In another embodiment, the system may include a third stent. Such an embodiment is shown in
In this system 200, the first stent 210 has a surface 213, a first end 211 and a second end 212. A first extension 215 comprises an extension wall 215 c with a surface 215 a. The extension wall 215 c defines a lumen 215 b. The extension 215 is attached or connected to the second end 212 of the first stent 210. The first extension 215 and the second end 212 can be attached according to the methods described above in connection with the embodiment shown in
The second stent 220 of the system 200 comprises a surface 223, a first end 221 and a second end 222. A second extension 225 has an extension wall 225 c with a surface 225 a. The extension wall 225 c defines a lumen 225 b. The extension 225 is attached or connected to the second end 222 of the second stent 220. As shown in
The third stent 230 of the system 200 comprises a surface 233, a first end 231 and a second end 232. As shown in
Also, in the embodiment shown in
In this system 300, the first stent 310 has a surface 313, a first end 311 and a second end 312. The second stent 320 of the system 300 comprises a surface 323, a first end 321 and a second end 322. A first extension 315 comprising an extension wall 315 c with a surface 315 a is attached to the first end 312 of the second stent 320. The extension wall 315 c defines a lumen 315 b. A second extension 325 having an extension wall 325 c with a surface 325 a is attached to the second end 322 of the second stent 320. The extension wall 325 c defines a lumen 325 b. The third stent 330 of the system 300 comprises a surface 333, a first end 331 and a second end 332.
As shown in
Furthermore, in the system 300, coating compositions are disposed on surfaces of one or more of the stents as well as on one or more of the extensions. In this embodiment, a first coating composition 314 is disposed on the surface 313 of the first stent 310, a second coating composition 324 is disposed on the surface 323 of the second stent 320, and a third coating composition 334 is disposed on the surface 333 of the third stent 330. Also, a fourth and a fifth coating composition 340, 350 are respectively disposed on the surfaces 315 a, 325 a of the first and second extensions 315, 325. Each of these coating compositions may comprise a polymer and/or a therapeutic agent. Also, some or all of the coating compositions can be the same, i.e., contain the same amounts of the same constituents. Alternatively, some or all of the coating compositions can be different, e.g., contain at least one different constituent or contain the same constituents in different amounts. Also, in some embodiments, some of the stents and/or extensions can be free of a coating composition.
As noted earlier, the stents of the system can have different diameters. In such a situation, the diameter of the extension connecting the stents can vary along the length of the extension.
As shown in
It should be noted that while the extension 415 has a tapered shape when it forms an overlap with the second stent 420, the extension 415 may not have such a configuration when it does not form the overlap. In particular,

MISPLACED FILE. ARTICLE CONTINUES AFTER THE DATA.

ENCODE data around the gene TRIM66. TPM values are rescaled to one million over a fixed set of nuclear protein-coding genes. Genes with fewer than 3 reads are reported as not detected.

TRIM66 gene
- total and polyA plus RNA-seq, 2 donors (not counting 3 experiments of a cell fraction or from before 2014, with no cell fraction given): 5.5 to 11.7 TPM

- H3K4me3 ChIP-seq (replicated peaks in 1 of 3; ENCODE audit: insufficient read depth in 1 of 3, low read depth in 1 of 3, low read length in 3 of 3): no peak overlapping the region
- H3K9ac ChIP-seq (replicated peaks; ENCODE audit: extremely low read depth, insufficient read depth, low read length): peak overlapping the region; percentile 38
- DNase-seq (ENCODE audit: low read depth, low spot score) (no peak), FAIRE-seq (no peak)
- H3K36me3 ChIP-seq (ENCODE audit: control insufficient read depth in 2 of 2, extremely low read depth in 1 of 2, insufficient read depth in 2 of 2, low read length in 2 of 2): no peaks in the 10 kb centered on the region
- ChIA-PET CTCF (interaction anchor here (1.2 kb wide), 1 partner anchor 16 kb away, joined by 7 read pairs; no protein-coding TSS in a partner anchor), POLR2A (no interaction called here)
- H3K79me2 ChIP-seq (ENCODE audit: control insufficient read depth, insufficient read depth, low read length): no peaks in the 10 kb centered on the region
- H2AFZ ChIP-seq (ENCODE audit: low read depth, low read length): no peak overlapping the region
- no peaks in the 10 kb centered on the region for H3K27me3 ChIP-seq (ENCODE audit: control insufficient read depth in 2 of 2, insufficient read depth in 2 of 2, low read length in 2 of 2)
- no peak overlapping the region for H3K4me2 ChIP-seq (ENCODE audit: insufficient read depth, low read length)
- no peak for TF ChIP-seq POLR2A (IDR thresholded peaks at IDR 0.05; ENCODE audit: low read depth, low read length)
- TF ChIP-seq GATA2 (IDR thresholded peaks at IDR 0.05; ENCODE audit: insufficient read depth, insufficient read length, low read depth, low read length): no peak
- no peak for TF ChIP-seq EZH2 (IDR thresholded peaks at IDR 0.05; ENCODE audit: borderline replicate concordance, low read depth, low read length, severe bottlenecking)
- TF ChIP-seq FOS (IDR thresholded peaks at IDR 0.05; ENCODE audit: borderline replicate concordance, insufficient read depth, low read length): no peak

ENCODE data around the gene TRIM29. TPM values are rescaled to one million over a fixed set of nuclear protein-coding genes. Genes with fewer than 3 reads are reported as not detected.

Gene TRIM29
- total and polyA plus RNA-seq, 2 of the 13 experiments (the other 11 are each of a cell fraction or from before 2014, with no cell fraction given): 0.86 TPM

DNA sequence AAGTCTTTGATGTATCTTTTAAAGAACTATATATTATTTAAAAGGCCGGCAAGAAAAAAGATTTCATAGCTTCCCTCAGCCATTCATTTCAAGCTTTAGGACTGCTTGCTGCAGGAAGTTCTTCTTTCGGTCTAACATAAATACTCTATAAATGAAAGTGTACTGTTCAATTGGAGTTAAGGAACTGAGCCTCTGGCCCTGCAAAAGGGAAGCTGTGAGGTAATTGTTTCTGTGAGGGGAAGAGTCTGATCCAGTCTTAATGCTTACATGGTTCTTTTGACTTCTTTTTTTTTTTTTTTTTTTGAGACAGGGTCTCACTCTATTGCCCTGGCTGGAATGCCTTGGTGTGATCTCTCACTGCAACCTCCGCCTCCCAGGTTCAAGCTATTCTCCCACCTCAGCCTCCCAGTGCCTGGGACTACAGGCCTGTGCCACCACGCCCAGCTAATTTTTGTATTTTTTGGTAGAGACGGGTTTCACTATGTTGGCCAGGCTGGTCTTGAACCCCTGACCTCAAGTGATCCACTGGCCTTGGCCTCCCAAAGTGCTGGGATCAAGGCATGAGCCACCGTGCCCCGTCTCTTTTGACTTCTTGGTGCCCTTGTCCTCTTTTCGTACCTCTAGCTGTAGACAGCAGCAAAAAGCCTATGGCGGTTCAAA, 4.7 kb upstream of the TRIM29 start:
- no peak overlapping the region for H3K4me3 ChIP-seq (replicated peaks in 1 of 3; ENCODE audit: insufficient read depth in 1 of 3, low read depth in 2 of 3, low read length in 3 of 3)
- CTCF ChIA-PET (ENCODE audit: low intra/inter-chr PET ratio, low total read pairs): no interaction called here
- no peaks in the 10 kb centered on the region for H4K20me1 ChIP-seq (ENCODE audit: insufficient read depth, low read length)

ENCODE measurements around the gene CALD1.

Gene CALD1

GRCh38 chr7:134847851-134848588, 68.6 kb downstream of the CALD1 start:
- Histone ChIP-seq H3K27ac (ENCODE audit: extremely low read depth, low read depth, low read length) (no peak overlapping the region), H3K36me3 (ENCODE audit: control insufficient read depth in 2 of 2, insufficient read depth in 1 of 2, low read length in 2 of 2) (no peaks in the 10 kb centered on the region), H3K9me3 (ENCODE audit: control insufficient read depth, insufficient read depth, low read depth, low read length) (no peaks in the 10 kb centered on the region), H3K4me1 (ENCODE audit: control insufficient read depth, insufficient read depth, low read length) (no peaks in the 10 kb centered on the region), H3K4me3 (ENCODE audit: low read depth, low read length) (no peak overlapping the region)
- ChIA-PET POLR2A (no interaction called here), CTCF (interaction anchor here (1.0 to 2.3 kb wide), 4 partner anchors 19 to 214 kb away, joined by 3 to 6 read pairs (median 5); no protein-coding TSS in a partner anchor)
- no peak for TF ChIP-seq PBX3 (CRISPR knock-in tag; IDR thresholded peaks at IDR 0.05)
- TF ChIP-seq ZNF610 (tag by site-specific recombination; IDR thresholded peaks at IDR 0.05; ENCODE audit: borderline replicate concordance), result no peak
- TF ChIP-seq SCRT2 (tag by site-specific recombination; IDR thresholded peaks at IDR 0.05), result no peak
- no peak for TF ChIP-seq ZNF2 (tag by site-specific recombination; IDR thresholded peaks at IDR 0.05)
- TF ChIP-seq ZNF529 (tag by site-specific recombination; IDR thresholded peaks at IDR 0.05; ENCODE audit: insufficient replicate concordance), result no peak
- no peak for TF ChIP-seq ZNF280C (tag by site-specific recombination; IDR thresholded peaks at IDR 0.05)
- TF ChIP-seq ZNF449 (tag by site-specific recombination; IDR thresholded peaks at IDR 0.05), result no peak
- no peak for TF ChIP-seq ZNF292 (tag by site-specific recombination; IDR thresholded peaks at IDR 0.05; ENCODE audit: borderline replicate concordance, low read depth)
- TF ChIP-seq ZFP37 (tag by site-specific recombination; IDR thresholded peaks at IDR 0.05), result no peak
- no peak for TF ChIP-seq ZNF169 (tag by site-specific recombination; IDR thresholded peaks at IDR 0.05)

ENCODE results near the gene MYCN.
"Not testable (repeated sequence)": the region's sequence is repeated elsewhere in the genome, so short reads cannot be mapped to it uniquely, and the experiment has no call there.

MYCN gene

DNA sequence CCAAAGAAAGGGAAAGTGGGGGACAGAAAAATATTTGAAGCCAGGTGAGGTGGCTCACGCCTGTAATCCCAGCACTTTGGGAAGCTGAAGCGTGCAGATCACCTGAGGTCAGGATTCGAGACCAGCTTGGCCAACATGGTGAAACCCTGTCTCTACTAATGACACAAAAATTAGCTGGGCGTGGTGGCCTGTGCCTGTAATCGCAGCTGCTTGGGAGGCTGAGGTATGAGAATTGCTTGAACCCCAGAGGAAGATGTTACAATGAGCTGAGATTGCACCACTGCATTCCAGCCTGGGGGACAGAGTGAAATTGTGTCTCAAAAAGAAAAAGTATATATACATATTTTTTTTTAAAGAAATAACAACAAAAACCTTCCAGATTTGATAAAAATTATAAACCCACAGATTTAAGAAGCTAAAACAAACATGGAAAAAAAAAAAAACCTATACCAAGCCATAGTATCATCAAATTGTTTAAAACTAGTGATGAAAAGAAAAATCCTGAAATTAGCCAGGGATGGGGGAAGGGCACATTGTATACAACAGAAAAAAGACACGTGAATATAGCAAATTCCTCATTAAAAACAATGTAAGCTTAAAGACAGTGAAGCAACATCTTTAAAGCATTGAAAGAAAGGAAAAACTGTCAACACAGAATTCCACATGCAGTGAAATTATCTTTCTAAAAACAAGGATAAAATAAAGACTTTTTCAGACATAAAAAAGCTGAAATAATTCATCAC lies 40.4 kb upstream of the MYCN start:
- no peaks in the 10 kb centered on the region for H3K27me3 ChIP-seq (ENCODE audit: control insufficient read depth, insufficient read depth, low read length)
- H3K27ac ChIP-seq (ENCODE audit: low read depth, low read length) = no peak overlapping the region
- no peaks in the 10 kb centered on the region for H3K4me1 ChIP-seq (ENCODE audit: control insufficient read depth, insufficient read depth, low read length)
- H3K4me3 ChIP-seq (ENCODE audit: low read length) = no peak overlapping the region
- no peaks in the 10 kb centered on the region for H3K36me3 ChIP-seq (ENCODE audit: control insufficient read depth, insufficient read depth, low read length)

In this embodiment, the diameter of the portion 416 of the extension that is attached to the second end 412 of the first stent 410 is the same as the diameter d of the second end 412 of the first stent 410 and the diameter of the portion 417 of the extension that forms an overlap with the first end 421 of the second stent 420 is the same as the diameter D of the first end 421 of the second stent 420. In this embodiment, the second end 412 of the first stent 410 has a smaller diameter d than the first end 421 of the second stent 420. When the extension 415 connects these stents, the extension 415 tapers from the first end 421 of the second stent 420 to the second end 412 of the first stent 410
While the extension 415 has a tapered shape when it forms an overlap with the second stent 420, the extension 415 may not have such a configuration when it does not form the overlap. In particular,
Although the systems discussed above comprise only 2 or 3 stents, in other embodiments, the system can comprise a greater number of stents connected by extensions. For example, a system may comprise a series of stents of progressively smaller (or larger) diameter connected by extensions. Such a system may be advantageous in treating a body lumen that tapers to a smaller diameter or expands to a larger diameter. In other embodiments, the systems can be useful in treating lumens having a varying diameter along the regions of the lumen that requires treatment.
System 600 can further comprise a graft (not shown). The graft can be disposed in contact with bifurcated stent 610, e.g. covering stent 610 or acting as a lining disposed within stent 610. Alternatively, the graft can be disposed in contact with the non-bifurcated stent 620. Also, the graft can be disposed in contact with more than one component of system 500 or with all components of the system 600.
Suitable stents for use in the present systems include, for example, vascular stents such as self-expanding stents and balloon expandable stents. Examples of self-expanding stents are illustrated in U.S. Pat. Nos. 4,655,771 and 4,954,126 issued to Wallsten and 5,061,275 issued to Wallsten et al. Examples of appropriate balloon-expandable stents are shown in U.S. Pat. No. 5,449,373 issued to Pinchasik et al. In preferred embodiments, the stent suitable for the present invention is an Express stent. More preferably, the Express stent is an Express™ stent or an Express2™ stent (Boston Scientific, Inc. Natick, Mass.).